How would your boss react if you asked to work fewer hours for the same pay?
It might sound unlikely, but research is showing that – for certain types of job – shorter working days can improve employee performance, morale and even health.
Of course, these benefits will pale in comparison for most employers if output is affected. So is it possible to achieve a ‘full day’s’ work in just six hours?
I thought I’d give it a try.
Our business uses a task management tool that lets users track time spent on major tasks, but doesn’t account for internal meetings, everyday admin, lunch breaks, discussing the Strictly results, or any of the other daily duties that fall into the ‘unproductive’ basket.
By dividing my ‘tracked’ time by the length of time I spent in the office, I was able to calculate the percentage of each day that was spent productively.
|Length of day||Percentage of time spent on productive tasks|
|Control week 1 (Eight-hour daily average)||65 per cent (5 hours, 16 minutes)|
|Control week 2 (Eight-hour daily average)||70 per cent (5 hours, 39 minutes)|
|Control week 3 (Eight-hour daily average)||68 per cent (5 hours, 31 minutes)|
|Six-hour test day||92 per cent (5 hours 32 minutes)|
While I’m the first to admit this experiment is far from comprehensive, the results are too striking to simply dismiss out of hand.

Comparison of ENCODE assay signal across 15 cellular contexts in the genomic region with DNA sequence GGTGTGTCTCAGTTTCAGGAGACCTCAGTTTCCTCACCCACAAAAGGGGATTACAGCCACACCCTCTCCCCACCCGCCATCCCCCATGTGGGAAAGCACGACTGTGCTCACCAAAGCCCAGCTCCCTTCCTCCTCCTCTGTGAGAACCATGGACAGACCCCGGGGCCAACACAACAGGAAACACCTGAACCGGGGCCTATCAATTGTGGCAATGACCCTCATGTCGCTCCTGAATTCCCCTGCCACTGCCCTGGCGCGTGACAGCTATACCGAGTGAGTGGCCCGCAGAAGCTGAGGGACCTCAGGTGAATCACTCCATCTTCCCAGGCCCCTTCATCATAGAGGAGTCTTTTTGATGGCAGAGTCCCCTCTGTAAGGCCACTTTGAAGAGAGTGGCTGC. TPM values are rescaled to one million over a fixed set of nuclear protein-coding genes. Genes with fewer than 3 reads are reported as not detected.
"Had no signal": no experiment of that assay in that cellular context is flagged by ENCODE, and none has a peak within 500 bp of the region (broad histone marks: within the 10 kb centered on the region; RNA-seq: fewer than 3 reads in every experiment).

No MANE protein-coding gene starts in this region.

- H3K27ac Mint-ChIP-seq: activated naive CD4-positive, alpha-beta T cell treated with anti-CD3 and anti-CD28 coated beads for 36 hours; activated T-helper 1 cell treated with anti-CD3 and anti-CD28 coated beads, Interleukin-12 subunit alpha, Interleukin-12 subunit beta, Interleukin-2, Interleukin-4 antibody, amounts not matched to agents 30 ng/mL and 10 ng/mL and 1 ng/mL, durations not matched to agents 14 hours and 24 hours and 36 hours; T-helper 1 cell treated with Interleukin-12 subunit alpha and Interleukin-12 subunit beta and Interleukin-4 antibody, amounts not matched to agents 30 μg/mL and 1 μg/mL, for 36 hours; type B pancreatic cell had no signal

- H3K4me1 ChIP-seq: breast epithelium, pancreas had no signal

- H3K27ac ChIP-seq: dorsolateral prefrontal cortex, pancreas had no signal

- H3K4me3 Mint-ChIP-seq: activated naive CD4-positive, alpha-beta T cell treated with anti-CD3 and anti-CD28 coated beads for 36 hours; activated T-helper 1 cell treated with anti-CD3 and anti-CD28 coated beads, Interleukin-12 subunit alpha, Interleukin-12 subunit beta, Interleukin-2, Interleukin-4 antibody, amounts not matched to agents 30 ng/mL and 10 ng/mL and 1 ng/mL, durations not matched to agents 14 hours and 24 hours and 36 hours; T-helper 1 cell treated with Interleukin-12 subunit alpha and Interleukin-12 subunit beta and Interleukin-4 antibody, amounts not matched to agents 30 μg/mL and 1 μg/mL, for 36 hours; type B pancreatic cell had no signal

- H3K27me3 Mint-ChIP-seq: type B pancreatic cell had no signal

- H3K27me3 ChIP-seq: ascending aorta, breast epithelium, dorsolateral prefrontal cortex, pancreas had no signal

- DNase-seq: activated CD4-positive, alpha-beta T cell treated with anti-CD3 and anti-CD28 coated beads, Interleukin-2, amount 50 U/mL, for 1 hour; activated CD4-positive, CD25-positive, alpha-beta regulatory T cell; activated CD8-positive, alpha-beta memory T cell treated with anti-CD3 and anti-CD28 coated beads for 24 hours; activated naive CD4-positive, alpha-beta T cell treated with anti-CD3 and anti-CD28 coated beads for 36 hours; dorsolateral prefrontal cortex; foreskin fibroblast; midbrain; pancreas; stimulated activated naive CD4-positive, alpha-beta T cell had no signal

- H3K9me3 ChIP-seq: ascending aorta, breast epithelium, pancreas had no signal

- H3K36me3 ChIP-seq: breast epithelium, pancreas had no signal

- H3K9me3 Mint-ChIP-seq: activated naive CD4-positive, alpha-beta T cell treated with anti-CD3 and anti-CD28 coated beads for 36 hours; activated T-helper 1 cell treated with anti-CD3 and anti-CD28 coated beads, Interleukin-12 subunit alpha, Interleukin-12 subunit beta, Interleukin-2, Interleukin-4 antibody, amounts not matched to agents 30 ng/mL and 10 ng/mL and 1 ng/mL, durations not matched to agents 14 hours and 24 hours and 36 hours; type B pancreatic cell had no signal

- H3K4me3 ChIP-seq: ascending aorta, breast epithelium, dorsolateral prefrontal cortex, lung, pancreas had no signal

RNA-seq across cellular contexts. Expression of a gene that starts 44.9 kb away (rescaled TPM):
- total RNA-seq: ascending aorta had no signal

As the Swedish research had indicated, I found that having less time spurred me on to get things done quickly. Yes, there was time pressure, but there is on most days.
Since I finished work at 3pm I was able to go and collect my kids from school and spend some time with them at home before the usual bath and bed routine – a rare treat.
On the down side, I did opt to take a shorter lunch break and there were internal reports and updates that I chose to defer until the following day.
Can it work for you?
Working six-hour days won’t be for everyone. Jobs that involve working outside an office environment (not to mention people who are self-employed) will find it hard to break away from the eight-hour grind.
But for those working in internal communications, the idea warrants a trial period at the very least – providing you can demonstrate that productivity won’t suffer.
We asked Vanessa Kettner, Coach with productivity training specialists Personal Best, for some advice on how people can optimise productivity and achieve more with less time.
- Write down the things you need to and want to do; don’t keep them in your head.
- Stick to your list – don’t be swayed unnecessarily by latest and loudest, or by other people’s agendas (unless your role requires it).
- Do on a weekly basis what most people only do before they go on holiday – review all of your upcoming appointments and commitments. Getting all your ducks in a row will help you feel in control and more relaxed.
- Don’t ‘live’ in your email inbox. Visit at regular intervals that are appropriate to your role.
- Employ the two-minute rule: if you can do something in less than two minutes, do it now.
- Be selective about which meetings you choose to attend. Is going to a particular meeting the absolute best use of your time?
- Make sure you have all the tools you need in order to work productively and that your workspace is attractive to you.
- Take breaks. Moving around and getting away from your desk will allow you to focus better when you’re back in your seat.